Complex grid layout has been one of the biggest hurdles on web design. First, we work with tables, but tables were not enough, they were inelegant code, hard to maintain. Then we started to see a paradigm shift towards the box model and the introduction of the cascade style sheets. After that, we started to use classes and ids to build what it seems complex layouts and position definitions to play with layers of elements. At this point, the CSS was enough adopted and we started to see a definition of pure CSS grid-like structures with defined math.

We divided the page into 10, 12 or 16 columns. We boxed our content in a specific width to match the grid that we chose to work on, and we calculate all the other sizes. Other web designers noticed and started to build frameworks, first just a small stylesheets. With the mobile revolution, we started to see full flagged frontend frameworks with a defined grid layout math.

The Flexbox

But it would be nice if we could have a way to automatically calculate the space between elements base on the space available. This cannot be achieved with traditional float boxes and closed grids.

For that, the flexbox is the solution, and this is not widespread yet, but we all should embrace it; it’s modern, it’s clean and it’s what the whole frontend design should be.

Let’s start with an unordered list of elements:

We can create some boxes with the code below. On the first line we determined that our columns have 100px, but that is not enough to fill the container evenly. On the second line we used percentages to try to fill the whole space.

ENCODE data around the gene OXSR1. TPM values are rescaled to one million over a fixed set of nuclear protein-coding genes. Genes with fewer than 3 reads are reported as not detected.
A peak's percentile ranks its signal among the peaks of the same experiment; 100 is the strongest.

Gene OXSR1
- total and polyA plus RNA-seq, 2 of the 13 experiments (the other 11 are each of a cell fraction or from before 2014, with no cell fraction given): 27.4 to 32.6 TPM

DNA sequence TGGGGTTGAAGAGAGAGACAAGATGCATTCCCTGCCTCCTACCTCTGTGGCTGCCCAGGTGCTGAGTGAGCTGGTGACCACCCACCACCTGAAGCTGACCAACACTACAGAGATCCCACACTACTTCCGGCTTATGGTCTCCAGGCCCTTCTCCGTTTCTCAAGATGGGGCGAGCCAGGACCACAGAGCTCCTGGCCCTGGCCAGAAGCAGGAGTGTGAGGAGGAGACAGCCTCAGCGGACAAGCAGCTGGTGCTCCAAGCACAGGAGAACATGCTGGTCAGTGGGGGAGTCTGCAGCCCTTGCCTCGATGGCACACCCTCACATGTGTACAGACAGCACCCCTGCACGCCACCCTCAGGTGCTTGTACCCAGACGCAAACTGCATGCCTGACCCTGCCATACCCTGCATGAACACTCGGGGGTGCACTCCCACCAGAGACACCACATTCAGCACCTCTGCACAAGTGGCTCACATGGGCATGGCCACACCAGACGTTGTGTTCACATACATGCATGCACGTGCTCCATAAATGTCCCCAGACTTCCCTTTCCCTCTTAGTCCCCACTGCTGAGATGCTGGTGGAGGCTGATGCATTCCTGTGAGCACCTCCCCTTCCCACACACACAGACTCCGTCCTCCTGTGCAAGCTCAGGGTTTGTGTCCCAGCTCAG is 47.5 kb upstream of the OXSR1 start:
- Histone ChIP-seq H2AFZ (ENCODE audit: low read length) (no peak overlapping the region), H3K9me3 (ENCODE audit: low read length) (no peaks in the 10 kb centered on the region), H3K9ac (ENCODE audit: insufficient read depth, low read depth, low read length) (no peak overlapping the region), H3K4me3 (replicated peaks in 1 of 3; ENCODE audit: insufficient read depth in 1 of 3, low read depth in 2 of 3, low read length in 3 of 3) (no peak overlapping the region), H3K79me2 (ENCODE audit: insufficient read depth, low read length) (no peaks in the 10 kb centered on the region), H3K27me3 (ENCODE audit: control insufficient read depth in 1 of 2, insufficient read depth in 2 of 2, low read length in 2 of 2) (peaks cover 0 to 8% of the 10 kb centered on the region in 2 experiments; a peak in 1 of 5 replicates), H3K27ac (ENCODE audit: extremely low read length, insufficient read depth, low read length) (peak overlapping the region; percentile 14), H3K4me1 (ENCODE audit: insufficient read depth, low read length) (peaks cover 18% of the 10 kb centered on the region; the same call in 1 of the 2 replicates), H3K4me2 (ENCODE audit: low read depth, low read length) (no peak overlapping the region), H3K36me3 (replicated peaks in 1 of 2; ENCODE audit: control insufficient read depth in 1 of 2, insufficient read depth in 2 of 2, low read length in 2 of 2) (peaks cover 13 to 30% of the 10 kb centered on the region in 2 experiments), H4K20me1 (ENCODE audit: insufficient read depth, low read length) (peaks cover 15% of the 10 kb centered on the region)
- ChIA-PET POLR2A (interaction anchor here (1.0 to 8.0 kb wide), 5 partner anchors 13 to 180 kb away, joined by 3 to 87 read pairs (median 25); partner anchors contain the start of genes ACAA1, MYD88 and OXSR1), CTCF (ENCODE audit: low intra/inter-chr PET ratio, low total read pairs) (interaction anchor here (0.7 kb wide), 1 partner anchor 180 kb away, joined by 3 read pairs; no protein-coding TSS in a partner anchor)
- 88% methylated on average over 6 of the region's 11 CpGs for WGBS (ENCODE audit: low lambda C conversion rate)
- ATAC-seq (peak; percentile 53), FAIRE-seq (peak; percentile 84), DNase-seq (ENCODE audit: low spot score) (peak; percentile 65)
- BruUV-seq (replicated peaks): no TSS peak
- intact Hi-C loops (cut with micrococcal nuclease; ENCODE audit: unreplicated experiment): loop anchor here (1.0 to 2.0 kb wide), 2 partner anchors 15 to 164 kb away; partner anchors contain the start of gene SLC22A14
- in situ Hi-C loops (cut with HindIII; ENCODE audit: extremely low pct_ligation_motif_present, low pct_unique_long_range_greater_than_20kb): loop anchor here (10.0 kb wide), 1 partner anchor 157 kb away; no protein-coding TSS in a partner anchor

See the Pen FlexBox One by (@allurco) on CodePen.0

Things start to get complex when we add gutters:

See the Pen FlexBox Two by (@allurco) on CodePen.0

Of course we can do the math and find the optimal results for the spaces and the width, also with pseudo elements we can remove the firts margin of the left and the last margin on the right to flush it to our content. But there is an easier way:

For this html markup we have the following css, please look how clean the code is and how easy we can implement different layouts:

See the Pen FlexBox Three by (@allurco) on CodePen.0

Flexbox has a direction property, that can be vertical (column) and horizontal (row), on the exemples above we use the horizontal direction or row.

The wrap property will calculate the minimum amount of items that will fit in a row, you have three options for this:

Remember when you wanted to have all the boxes the same size, and then you started to create a javascript to calculate the size of the biggest one and so on? Well, flexbox has the align property, consider the following markup:

See the Pen FlexBox Four by (@allurco) on CodePen.0

The Flexbox Item

At this point, you can see that all the properties are applied to the Flexbox container. That is the main source of all goodness, while the items are just laid out inside of it. But there are several items properties that can change the layout in different ways.

For the item, the most difficult to understand properties are the ones that control the size of the content. I have laid down a code pen with the quick explanation of it:

See the Pen FlexBox Items by (@allurco) on CodePen.0

You can control the content flow inside the item with flex-basis, using flex-basis: auto, the content will dictate the calculations, but using flex-basis: 0 the other properties will be controling the inner math of the items, check it out:

See the Pen FlexBox Items flex-basis by (@allurco) on CodePen.0

Where to go from here?

You just discovered the power of flexbox. Now complex layouts as navigation menus, top header bars got a lot easier now. Please take your time and test all the options available. Until next time.

See the Pen Flexbox playground by Gabi (@enxaneta) on CodePen.0

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